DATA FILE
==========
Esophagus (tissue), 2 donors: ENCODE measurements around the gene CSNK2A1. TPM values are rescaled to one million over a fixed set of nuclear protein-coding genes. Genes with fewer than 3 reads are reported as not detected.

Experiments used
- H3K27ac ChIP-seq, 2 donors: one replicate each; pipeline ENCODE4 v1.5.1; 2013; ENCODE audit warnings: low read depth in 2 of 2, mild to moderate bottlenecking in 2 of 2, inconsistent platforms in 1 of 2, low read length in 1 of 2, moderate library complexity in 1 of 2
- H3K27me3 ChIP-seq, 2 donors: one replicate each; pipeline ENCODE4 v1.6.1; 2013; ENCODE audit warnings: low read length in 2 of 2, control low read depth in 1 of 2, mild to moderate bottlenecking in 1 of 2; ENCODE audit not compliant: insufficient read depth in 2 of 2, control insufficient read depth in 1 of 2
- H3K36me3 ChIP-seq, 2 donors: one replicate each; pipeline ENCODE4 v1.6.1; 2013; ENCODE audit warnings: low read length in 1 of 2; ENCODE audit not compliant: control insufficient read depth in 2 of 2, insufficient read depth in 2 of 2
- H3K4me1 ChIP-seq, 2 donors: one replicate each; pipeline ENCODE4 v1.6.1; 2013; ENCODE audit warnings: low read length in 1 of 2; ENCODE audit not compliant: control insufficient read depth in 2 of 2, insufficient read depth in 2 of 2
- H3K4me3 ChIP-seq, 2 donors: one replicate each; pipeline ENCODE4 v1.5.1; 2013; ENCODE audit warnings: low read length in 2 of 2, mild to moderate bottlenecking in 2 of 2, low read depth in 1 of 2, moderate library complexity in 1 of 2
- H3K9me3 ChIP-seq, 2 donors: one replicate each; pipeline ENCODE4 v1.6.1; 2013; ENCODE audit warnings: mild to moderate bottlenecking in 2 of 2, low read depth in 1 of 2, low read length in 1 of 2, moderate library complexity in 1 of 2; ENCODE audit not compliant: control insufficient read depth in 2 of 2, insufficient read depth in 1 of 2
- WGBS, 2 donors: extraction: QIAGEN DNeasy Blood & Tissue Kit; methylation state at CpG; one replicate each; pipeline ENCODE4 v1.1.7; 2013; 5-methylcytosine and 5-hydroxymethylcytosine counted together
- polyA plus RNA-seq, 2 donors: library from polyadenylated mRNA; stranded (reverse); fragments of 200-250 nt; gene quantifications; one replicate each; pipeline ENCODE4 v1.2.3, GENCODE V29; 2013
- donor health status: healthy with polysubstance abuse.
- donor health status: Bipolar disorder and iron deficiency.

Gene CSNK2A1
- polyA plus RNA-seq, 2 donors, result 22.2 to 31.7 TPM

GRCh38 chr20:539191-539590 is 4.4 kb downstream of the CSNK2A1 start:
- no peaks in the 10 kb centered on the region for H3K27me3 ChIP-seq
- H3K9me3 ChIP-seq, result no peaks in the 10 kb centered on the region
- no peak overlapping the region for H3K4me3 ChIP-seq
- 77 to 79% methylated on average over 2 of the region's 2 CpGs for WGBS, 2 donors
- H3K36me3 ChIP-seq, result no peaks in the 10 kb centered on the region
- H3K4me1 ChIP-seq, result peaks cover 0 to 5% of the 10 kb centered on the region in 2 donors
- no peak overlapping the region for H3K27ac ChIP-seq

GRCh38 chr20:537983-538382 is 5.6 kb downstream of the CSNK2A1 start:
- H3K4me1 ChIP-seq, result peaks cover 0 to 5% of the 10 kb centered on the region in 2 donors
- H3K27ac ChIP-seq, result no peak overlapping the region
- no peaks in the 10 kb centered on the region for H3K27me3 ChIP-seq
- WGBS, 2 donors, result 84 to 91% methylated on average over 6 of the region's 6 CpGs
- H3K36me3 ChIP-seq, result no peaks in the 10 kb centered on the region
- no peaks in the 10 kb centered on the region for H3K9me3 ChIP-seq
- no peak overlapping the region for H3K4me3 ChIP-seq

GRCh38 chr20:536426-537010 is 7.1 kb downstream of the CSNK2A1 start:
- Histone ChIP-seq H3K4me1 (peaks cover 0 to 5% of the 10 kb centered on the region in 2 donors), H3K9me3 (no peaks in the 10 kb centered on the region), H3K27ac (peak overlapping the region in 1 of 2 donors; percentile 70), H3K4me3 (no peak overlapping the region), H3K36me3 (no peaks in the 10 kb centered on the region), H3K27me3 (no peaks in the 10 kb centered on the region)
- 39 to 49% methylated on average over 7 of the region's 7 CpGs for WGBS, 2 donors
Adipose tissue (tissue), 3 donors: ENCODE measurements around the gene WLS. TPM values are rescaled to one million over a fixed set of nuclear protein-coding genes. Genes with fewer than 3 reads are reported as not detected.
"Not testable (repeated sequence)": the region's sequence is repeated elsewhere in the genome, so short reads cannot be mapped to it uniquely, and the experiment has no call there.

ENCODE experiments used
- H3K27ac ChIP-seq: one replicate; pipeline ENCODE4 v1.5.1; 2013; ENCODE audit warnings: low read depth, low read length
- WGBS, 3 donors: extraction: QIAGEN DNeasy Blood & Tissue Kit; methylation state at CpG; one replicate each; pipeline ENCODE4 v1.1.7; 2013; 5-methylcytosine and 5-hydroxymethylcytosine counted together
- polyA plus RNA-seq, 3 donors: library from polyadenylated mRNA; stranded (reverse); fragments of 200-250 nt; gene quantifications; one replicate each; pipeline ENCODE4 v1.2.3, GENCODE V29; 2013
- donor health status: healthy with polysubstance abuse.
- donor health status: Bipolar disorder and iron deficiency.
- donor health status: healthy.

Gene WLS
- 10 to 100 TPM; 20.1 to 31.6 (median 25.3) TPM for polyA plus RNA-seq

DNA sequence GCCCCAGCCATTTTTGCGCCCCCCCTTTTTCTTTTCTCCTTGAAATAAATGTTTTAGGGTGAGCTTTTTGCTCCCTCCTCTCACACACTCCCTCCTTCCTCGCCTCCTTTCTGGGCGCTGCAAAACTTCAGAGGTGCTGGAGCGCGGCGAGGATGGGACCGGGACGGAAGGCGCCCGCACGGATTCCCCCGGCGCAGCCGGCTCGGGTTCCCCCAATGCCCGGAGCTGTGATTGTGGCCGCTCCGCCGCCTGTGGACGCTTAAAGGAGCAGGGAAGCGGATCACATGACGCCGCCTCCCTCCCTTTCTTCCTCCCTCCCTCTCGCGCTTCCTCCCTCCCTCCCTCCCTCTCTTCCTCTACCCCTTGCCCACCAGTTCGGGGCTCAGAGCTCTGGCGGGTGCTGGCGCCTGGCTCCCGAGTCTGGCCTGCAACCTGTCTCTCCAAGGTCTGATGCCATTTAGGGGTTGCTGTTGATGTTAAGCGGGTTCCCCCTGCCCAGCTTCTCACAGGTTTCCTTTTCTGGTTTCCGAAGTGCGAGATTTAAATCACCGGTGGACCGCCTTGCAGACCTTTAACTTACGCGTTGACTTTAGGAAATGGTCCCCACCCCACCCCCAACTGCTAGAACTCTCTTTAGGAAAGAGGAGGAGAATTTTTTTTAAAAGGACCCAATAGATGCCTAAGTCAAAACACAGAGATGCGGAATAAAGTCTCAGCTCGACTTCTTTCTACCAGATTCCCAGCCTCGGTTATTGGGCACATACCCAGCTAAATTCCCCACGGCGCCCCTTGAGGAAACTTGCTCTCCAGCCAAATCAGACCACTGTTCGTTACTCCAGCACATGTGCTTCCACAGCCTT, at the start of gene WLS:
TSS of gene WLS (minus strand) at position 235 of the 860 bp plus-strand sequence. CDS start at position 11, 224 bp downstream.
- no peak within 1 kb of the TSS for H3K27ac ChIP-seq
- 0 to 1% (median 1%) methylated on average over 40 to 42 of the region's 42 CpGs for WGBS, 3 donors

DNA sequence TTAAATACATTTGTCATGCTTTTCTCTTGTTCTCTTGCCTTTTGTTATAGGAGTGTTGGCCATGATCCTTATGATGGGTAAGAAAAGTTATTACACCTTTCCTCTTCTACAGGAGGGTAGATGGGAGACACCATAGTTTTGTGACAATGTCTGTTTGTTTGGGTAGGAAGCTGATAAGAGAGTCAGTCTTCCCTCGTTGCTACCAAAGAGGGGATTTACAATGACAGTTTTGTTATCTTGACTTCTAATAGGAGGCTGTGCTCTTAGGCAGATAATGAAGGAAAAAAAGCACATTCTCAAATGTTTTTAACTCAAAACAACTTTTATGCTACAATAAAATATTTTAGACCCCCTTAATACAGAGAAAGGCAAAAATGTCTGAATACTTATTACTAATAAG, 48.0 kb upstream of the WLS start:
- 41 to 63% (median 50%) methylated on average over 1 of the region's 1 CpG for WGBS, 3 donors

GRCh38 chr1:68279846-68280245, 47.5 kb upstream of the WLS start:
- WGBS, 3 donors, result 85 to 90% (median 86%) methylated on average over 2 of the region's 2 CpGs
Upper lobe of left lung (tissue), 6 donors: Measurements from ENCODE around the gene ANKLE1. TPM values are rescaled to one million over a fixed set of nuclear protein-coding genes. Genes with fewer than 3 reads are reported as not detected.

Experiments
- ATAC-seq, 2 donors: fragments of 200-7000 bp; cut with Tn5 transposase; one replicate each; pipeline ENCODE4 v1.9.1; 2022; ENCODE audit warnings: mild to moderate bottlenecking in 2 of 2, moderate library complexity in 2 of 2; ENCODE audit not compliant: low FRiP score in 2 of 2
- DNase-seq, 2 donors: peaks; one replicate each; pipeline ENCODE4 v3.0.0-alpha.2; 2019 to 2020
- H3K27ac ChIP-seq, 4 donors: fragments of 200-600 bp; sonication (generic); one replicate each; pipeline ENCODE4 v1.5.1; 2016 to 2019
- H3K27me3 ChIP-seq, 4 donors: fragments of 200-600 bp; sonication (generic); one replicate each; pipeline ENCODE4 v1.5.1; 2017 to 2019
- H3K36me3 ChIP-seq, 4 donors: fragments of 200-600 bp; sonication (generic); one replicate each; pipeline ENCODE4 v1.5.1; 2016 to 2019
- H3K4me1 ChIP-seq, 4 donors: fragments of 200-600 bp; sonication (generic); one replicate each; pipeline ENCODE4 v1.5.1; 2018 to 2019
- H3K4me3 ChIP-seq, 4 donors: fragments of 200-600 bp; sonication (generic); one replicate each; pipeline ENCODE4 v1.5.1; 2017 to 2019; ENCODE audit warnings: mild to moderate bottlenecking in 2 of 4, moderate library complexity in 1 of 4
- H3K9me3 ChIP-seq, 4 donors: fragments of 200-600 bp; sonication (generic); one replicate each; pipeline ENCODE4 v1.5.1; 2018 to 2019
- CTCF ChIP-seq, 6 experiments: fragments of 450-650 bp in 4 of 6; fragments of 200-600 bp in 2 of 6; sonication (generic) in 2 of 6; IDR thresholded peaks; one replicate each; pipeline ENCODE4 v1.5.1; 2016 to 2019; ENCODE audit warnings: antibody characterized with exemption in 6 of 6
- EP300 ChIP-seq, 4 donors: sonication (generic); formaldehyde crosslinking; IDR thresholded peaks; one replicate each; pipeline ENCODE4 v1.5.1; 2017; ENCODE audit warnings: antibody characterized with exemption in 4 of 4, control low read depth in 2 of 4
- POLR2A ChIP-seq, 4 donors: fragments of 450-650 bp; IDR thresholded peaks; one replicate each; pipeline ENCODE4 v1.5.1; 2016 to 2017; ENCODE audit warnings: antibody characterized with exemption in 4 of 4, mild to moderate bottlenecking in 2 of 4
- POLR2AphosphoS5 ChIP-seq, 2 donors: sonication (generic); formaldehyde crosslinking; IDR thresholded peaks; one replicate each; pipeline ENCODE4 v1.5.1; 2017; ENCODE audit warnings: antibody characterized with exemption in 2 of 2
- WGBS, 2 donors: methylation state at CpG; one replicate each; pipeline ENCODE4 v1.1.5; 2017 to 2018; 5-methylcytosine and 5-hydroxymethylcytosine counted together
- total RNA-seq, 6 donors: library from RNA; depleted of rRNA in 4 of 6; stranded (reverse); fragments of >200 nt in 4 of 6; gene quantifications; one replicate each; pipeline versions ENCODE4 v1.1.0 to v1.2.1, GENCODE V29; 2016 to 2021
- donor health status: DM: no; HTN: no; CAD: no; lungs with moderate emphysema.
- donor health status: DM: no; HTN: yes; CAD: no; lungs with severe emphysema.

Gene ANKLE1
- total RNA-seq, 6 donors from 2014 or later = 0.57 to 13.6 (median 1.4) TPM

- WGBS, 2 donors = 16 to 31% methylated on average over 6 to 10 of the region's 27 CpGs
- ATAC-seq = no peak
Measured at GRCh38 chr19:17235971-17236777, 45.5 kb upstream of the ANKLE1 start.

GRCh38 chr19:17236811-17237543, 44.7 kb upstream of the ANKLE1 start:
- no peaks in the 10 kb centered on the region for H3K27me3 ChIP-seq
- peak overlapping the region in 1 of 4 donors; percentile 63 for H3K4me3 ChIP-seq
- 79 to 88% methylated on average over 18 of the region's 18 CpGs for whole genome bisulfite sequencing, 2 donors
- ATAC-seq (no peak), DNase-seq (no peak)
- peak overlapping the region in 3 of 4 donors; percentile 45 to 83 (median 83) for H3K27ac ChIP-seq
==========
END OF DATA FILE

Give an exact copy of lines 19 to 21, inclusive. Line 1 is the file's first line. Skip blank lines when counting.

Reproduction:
- 77 to 79% methylated on average over 2 of the region's 2 CpGs for WGBS, 2 donors
- H3K36me3 ChIP-seq, result no peaks in the 10 kb centered on the region
- H3K4me1 ChIP-seq, result peaks cover 0 to 5% of the 10 kb centered on the region in 2 donors